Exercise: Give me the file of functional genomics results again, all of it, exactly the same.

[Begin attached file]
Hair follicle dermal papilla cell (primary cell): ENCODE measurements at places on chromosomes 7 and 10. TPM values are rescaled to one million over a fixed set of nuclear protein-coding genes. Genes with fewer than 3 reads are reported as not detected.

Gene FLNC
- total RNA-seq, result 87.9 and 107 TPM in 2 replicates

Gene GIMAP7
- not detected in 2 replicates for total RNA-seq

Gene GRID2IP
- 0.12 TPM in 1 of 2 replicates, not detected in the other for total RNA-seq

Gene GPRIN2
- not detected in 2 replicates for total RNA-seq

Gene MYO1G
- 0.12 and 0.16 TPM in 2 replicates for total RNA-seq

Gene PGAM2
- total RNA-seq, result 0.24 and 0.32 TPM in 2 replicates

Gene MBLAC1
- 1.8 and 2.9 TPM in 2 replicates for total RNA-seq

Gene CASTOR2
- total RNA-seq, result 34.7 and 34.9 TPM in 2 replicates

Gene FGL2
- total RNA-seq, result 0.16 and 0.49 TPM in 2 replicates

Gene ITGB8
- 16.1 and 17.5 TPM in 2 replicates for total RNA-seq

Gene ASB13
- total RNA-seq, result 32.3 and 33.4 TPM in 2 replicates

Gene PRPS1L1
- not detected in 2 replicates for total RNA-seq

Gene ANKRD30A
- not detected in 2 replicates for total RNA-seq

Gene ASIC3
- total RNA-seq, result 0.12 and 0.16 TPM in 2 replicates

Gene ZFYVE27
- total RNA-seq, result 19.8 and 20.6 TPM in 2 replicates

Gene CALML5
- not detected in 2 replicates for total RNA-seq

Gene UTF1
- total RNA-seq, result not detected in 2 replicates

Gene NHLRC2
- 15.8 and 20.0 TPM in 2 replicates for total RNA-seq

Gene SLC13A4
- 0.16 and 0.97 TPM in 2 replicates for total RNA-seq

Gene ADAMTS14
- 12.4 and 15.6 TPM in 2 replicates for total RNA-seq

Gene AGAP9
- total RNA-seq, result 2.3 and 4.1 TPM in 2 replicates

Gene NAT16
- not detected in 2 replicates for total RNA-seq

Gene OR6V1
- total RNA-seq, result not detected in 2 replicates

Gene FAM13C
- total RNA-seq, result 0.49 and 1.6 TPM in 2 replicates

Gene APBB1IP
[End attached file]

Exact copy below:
Hair follicle dermal papilla cell (primary cell): ENCODE measurements at places on chromosomes 7 and 10. TPM values are rescaled to one million over a fixed set of nuclear protein-coding genes. Genes with fewer than 3 reads are reported as not detected.

Gene FLNC
- total RNA-seq, result 87.9 and 107 TPM in 2 replicates

Gene GIMAP7
- not detected in 2 replicates for total RNA-seq

Gene GRID2IP
- 0.12 TPM in 1 of 2 replicates, not detected in the other for total RNA-seq

Gene GPRIN2
- not detected in 2 replicates for total RNA-seq

Gene MYO1G
- 0.12 and 0.16 TPM in 2 replicates for total RNA-seq

Gene PGAM2
- total RNA-seq, result 0.24 and 0.32 TPM in 2 replicates

Gene MBLAC1
- 1.8 and 2.9 TPM in 2 replicates for total RNA-seq

Gene CASTOR2
- total RNA-seq, result 34.7 and 34.9 TPM in 2 replicates

Gene FGL2
- total RNA-seq, result 0.16 and 0.49 TPM in 2 replicates

Gene ITGB8
- 16.1 and 17.5 TPM in 2 replicates for total RNA-seq

Gene ASB13
- total RNA-seq, result 32.3 and 33.4 TPM in 2 replicates

Gene PRPS1L1
- not detected in 2 replicates for total RNA-seq

Gene ANKRD30A
- not detected in 2 replicates for total RNA-seq

Gene ASIC3
- total RNA-seq, result 0.12 and 0.16 TPM in 2 replicates

Gene ZFYVE27
- total RNA-seq, result 19.8 and 20.6 TPM in 2 replicates

Gene CALML5
- not detected in 2 replicates for total RNA-seq

Gene UTF1
- total RNA-seq, result not detected in 2 replicates

Gene NHLRC2
- 15.8 and 20.0 TPM in 2 replicates for total RNA-seq

Gene SLC13A4
- 0.16 and 0.97 TPM in 2 replicates for total RNA-seq

Gene ADAMTS14
- 12.4 and 15.6 TPM in 2 replicates for total RNA-seq

Gene AGAP9
- total RNA-seq, result 2.3 and 4.1 TPM in 2 replicates

Gene NAT16
- not detected in 2 replicates for total RNA-seq

Gene OR6V1
- total RNA-seq, result not detected in 2 replicates

Gene FAM13C
- total RNA-seq, result 0.49 and 1.6 TPM in 2 replicates

Gene APBB1IP